Class action lawsuit alleges torture at the Supermax prison

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Writing in the Atlantic Magazine, award-winning journalist Andrew Cohen recently provided a harrowing account of a new class-action lawsuit filed against the ADX-Florence prison facility near Florence, Colorado, commonly known as Supermax, that alleges widespread torture of people with mental disabilities.

Hands on cell pars

Conditions called torture

“The plaintiffs and others named in the lawsuit — there are 11 men in all and more will likely be added — live in a world recognizable more from the work of Kafka and Dostoevsky than from modern American life,” Cohen writes. “In the name of prison safety, or in the name of nothing at all, they are often treated like animals and, when they complain, they are punished.

“The Eighth Amendment prohibits ‘cruel and unusual punishment,’ and it’s hard to imagine anything more cruel than punishing a mentally ill person for the manifestations of his illness. Yet this allegedly occurs regularly at the ADX/Supermax facility.”

The lawsuit, filed June 18 in the U.S. District Court for the District of Colorado, accuses the facility of deliberately ignoring the medical and psychological conditions of its prisoners. Noting that the facility employs just two mental health professionals for 450 prisoners, the lawsuit details how certain areas of the prison allegedly bar individuals from using psychotropic medications, even for those prisoners placed in solitary confinement.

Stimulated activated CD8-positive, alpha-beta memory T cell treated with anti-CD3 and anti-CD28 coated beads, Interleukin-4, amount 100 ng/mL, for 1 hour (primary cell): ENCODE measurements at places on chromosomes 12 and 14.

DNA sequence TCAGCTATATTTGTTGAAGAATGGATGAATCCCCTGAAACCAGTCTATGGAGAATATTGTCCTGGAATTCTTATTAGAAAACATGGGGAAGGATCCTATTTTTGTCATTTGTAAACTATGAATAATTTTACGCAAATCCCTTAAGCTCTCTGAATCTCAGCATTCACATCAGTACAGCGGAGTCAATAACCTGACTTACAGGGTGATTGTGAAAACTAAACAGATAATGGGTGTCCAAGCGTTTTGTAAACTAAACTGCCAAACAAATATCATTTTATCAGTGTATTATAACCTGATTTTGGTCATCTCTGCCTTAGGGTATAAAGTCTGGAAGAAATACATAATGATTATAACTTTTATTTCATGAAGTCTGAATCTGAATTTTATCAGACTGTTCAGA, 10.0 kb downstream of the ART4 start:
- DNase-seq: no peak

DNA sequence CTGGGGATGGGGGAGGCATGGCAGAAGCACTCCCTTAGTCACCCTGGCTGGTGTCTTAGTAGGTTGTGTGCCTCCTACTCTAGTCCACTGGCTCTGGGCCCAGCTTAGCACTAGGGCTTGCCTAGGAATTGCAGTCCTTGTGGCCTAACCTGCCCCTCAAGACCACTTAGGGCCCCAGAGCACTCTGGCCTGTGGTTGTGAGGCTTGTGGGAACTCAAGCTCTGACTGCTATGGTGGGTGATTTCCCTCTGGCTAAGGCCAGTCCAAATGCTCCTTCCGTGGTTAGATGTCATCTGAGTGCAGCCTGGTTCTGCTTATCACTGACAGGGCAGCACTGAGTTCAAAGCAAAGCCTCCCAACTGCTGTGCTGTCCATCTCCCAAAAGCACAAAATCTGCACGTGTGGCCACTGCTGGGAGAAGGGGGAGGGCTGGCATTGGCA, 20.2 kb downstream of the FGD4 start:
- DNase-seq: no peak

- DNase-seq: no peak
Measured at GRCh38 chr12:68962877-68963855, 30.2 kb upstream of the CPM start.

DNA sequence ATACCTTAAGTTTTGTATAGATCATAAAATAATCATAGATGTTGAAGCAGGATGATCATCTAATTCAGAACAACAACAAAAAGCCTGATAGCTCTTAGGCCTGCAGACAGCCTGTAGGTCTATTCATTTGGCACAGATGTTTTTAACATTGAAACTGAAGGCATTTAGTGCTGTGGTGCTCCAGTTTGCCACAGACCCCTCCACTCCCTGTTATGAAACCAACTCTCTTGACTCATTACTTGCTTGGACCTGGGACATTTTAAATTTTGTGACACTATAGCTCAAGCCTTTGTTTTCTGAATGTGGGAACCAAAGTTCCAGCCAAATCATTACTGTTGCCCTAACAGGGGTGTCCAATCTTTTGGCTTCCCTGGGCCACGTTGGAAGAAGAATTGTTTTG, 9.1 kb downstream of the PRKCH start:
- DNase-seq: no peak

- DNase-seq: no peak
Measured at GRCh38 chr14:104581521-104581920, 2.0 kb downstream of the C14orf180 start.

“[The Bureau of Prisons] justifies this in Orwellian fashion: it discontinues the prisoner’s medication, thereby making the now non-medicated prisoner ‘eligible’ for placement in the Control Unit,” the lawsuit states. “Then, when this newly eligible prisoner requests medication needed to treat his serious mental illness, he is told that BOP policy prohibits the administration of psychotropic medication to him so he should develop ‘coping skills’ as a substitute for medicine being withheld.”

In addition to ending these practices, the lawsuit calls on the prison to improve staff training, overhaul its counseling and medication practices and create effective safeguards to protect the prisoners’ constitutional rights.

“Currently, BOP turns a blind eye to the needs of the mentally ill at ADX and to deplorable conditions of confinement that are injurious, callous and inhumane to those prisoners,” the lawsuit states. “No civilized society treats its mentally disabled citizens with a comparable level of deliberate indifference to their plight.”

The plaintiffs in the lawsuit are represented by Arnold and Palmer and the Washington Lawyers Committee for Civil Rights and Urban Affairs.

Part 1, Part 2 and Part 3 of the Atlantic’s series on the lawsuit can be read here.